Children played and adults relaxed under the warm fall sun Saturday at the sixth annual Watershed Environmental Poetry Festival Saturday afternoon in Martin Luther King, Jr. Civic Center Park.
“A poem makes us see everything for the first time,” read Chicano poet Francisco Alarcón in a short poem expressing the hope that an afternoon of poetry would raise environmental consciousness.”
“We are nature,” said Poetry Flash editor Joyce Jenkins. “Whatever happens to us is part of nature. The festival brings people together and then you start saving the earth by informing people and getting them to think about it.”
Poets from grade school students to Beat celebrity Gary Snyder read their poetry to an attentive audience. Under multicolored banners that flapped in the breeze, a few hackey sack players kicked a ball back and forth as people drifted in from the sidewalks.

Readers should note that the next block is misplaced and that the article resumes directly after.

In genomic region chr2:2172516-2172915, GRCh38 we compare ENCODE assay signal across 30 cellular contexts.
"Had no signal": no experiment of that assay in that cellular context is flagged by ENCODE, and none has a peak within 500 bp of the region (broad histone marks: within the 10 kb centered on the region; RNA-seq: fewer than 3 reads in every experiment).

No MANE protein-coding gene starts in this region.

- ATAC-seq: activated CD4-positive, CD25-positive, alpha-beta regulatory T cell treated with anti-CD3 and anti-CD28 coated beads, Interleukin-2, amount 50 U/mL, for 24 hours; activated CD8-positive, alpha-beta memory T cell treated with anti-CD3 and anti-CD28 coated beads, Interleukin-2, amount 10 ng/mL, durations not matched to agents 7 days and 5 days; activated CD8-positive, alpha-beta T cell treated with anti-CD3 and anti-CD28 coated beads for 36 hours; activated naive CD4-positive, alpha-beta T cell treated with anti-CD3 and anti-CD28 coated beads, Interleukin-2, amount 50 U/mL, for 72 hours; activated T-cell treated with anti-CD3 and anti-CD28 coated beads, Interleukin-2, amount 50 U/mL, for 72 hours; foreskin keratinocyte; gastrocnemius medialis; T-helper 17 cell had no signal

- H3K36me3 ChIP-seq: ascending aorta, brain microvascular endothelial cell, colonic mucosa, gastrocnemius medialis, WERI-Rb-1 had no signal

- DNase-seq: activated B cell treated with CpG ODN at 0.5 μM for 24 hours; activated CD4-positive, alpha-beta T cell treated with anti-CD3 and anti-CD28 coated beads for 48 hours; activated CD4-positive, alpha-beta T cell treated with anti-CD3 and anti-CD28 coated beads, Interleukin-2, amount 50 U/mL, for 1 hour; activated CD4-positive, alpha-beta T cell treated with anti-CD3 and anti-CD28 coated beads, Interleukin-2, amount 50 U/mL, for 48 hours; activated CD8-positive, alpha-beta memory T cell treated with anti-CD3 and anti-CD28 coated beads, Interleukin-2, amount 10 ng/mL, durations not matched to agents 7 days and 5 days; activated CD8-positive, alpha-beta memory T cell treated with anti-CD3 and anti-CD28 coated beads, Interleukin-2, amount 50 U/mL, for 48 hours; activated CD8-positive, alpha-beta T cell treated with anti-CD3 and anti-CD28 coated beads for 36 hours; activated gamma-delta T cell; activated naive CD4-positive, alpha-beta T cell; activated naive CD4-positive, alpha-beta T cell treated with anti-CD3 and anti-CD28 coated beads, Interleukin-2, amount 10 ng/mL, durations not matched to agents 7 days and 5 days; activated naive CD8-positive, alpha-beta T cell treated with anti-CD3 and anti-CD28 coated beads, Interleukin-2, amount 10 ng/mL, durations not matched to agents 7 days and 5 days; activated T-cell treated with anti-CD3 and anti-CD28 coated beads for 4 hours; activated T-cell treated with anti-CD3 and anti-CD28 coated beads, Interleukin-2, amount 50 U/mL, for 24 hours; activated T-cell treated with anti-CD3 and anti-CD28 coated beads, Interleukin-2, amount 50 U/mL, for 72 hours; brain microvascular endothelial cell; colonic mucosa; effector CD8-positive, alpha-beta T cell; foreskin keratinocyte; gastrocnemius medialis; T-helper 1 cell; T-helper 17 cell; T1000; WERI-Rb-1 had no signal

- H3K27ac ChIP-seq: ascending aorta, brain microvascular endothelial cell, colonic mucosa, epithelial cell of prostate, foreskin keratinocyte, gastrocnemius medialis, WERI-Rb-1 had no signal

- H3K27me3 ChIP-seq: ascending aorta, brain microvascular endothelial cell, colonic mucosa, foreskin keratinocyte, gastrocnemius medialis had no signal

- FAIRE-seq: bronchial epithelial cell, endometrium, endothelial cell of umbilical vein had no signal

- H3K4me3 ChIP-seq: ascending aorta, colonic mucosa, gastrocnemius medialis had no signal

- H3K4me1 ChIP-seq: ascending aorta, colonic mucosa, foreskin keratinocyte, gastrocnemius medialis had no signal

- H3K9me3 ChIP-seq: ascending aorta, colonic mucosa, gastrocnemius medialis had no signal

“Without a thought you have covered my naked, sacred body with a garment of cement. I feel restricted; I cannot dance and undulate my rippling torso where I have been paved over, deforested, wrapped in plastic,” read renowned bare-breasted activist “La Tigresa” (Dona Nieto), in “I am the Goddess,” an erotic plea of the river to be released of her artificial bondage.
“Ode to tomatoes, they make friends anywhere,” read Alarcón on a more humorous note from his collection of children’s books. Other poets at the festival included Maxine Hong Kingston, Chris Olander, Patti Trimble, and Robert Hass, as well as student poets from the